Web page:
That leaves me with: Average, Fit, Athletic, A little extra, Curvy and Full figured.

And this is where it becomes difficult. First of all these six seem to fall in three clusters: Fit and Athletic belong together, and so do A little extra, Curvy and Full figured. The former two are for sporty figures, the latter three for various forms of the higher range of the BMI.

A little extra is probably just a euphemism for overweight or obese, where the extra is the bit that goes over the normal weight. So I decided to exclude that. Even though I think there’s plenty of extra on my lower stomach for example. overall it’s probably a misleading term. Again, I’m not actually that big, have a NHS approved healthy weight and wear clothes from the not-plus-size range. I have a similar problem with Fuller figure, which seems even more cryptic. Does it mean fuller than Average people? In a society with rates of 60% overweight and  23%  clinically obese, that puts the bar quite high. Or am I fuller if I’m heavier than my healthprofessionally determined normal/ideal weight (which then seems to hold true for over half of the population)?

Again, this term seems to be euphemism for extra weight, maybe a little, maybe a little more than a little. In my perception fuller figured also correlates with increased height, and brings up a Wagnerian heroine: tall, big and impressive.  Concludingly, I’m not happy to conjure a Rubenesque image, where my creamy, fleshy thighs overspill the dainty red velvet chaiselongue, naughty bits barely covered up by some cleverly draped leaves/waistlength hair.  Any guy hoping for that when reading my description would be surly disappointed upon meeting me.

Ok, we’re down to Average, Fit, Athletic and Curvy.

The problem with the sporty descriptions is that they also suggest a very clear image. If I describe myself as athletic, guys will hope for a tall Swedish triathlete with lithe, toned legs, flat stomach and small, but perfectly perky chest.

Fit probably goes in the same direction, possibly with slightly bigger breasts.

Much as my arms and shoulders are about as defined as you’re allowed while still wearing strapless dresses, and my calves are “proper hiker’s calves” as my granddad approvingly called them, my overall figure is nowhere near lithe. I have the aforementioned extra stomach, a very non-sporty looking bum and breasts that when running require the attention of a maximum security sports bra that costs more than my running shoes and should really come with a valet that helps you putting it on and lock the three (!) different closures. Comparing myself to the Swedish triathlete seems false marketing at best.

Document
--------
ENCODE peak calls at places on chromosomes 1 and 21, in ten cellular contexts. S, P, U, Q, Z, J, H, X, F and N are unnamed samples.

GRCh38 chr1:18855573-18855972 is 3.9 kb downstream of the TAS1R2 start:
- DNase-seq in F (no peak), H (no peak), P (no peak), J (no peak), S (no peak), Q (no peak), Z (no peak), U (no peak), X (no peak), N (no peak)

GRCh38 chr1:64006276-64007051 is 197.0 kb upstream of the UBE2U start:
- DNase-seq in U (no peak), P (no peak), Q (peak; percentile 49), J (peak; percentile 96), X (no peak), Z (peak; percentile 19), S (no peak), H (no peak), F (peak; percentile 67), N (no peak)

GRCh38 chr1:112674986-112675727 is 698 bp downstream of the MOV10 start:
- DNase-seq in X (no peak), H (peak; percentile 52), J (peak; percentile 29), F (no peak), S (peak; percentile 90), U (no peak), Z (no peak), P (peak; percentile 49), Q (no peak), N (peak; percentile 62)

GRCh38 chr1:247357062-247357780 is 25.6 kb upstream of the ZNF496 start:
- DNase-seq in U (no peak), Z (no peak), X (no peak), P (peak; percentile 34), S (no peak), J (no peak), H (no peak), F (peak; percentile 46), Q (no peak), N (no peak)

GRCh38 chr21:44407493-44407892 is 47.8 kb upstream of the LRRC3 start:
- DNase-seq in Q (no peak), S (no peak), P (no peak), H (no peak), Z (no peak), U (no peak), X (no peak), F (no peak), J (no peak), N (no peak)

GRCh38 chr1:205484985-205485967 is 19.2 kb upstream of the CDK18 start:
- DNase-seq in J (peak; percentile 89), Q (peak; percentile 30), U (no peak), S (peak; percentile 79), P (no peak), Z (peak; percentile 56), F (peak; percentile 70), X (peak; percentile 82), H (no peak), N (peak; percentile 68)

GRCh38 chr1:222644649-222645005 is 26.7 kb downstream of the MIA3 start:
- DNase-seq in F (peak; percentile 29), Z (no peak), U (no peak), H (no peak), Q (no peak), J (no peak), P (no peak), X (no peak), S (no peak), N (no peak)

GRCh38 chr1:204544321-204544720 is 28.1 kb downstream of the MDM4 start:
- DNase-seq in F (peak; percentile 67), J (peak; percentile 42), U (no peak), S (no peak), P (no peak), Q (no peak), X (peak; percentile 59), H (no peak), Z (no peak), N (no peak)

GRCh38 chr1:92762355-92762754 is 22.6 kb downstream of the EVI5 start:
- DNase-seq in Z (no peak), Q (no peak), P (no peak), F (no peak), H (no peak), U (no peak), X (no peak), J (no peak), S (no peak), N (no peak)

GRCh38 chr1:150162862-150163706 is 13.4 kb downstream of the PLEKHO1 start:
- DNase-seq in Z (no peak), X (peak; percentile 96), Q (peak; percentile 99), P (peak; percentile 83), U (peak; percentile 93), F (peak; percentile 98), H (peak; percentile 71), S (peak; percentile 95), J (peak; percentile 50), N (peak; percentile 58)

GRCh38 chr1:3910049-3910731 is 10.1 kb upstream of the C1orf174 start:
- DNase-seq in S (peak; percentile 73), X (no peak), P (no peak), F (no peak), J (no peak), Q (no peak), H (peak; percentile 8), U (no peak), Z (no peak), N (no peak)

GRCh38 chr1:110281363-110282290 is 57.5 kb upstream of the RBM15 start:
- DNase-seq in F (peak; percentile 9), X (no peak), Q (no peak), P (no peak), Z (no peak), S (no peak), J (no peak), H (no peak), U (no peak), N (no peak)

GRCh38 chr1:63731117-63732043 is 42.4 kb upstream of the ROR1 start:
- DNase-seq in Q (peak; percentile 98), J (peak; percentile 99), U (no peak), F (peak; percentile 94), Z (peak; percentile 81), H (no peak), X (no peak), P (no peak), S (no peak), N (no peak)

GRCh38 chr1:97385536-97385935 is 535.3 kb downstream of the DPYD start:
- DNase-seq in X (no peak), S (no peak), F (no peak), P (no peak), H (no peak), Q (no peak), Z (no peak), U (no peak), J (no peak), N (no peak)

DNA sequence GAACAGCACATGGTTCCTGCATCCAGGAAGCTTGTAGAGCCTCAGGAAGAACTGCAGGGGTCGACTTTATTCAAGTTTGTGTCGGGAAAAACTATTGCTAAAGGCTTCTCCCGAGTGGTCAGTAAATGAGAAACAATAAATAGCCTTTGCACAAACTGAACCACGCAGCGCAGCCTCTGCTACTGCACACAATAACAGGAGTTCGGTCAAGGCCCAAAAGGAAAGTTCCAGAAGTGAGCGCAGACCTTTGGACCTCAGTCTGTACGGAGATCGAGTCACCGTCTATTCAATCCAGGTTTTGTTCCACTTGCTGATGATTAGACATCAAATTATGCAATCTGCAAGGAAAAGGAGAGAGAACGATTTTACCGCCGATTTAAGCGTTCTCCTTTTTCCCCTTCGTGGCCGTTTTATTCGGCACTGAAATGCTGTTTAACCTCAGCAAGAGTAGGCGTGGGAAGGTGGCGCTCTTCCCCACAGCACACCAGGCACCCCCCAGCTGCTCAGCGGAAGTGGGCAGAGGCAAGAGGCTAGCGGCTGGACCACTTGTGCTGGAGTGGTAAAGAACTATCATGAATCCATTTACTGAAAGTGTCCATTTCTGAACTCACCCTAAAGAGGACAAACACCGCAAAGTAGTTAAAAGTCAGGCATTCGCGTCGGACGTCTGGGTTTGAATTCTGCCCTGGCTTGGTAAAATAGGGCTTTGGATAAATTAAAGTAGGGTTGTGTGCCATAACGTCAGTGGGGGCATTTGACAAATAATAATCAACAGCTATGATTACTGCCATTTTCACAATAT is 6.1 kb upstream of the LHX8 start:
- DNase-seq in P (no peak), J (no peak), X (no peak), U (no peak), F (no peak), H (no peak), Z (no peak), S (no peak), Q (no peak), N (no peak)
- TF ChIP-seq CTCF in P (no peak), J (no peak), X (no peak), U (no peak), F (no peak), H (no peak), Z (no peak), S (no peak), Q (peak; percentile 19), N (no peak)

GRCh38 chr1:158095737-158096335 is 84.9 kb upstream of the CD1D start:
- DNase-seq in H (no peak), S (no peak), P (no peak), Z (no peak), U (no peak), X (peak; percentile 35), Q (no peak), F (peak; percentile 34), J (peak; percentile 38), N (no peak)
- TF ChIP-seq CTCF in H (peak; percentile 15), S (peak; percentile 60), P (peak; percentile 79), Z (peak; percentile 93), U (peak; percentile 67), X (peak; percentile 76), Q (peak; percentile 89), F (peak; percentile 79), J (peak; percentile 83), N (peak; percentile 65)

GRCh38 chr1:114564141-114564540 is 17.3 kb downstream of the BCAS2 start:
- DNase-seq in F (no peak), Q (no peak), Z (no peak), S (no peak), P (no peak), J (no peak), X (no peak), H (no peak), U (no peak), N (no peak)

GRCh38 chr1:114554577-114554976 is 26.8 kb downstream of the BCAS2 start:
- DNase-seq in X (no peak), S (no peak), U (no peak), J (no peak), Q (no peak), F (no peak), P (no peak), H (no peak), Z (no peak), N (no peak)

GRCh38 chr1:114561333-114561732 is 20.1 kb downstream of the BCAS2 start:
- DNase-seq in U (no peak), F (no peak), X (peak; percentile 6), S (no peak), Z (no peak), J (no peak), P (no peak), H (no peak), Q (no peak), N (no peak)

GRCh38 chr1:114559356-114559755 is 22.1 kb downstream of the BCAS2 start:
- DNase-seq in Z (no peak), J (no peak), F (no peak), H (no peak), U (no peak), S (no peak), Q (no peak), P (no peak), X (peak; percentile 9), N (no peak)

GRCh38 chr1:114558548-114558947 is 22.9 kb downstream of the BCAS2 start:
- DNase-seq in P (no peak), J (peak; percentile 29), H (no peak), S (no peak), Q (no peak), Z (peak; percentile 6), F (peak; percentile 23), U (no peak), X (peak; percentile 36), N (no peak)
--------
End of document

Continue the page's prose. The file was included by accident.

This brings us to Curvy.

Ah, Curvy. This is the one description that inspired this rambling post. My friend suggested that’s what I should call myself as it “sounds much sexier than average“. And with aforementioned bum and boobs in relation to my waist he might not be altogether wrong. However, I have two problems with this term.

a) Some people seem to use Curvy as another girl-specific euphemism for overweight. And while the two populations certainly overlap (pun definitely not intended), there are plenty of overweight girls who are not curvy, and still claim this term, as it gradually morphs from “very distinct boob/hip to waist ratio, regardless of actual size of either” to “lots of boobs and bum, we’ll not look too closely at your waist”. The main point of debate seems to be whether curves require a distinct “in-out” movement, or whether say, an apple or barrel with their convex outline can be called curvy.

Again, I have a hard time calling myself fatter than I already am and feel no desire to group myself with lots of big-is-beautiful advocates.

The second point goes rather in the opposite direction.

b) In the eyes of some guys, curvy seems to mean a mix of Betty Boop and J.Lo. I’m neither. Yes, I have boobs, but I can still walk straight and thankfully don’t get a backache from my bra. Likewise, my butt does not shatter baked bean can pyramids in supermarkets when I turn around, and my not so dainty arms and legs are in proportion with my torso.

Between a and b, and the implicit message of “I’m a fat version of Betty Boop”. I’d rather stay clear from the term and be safe.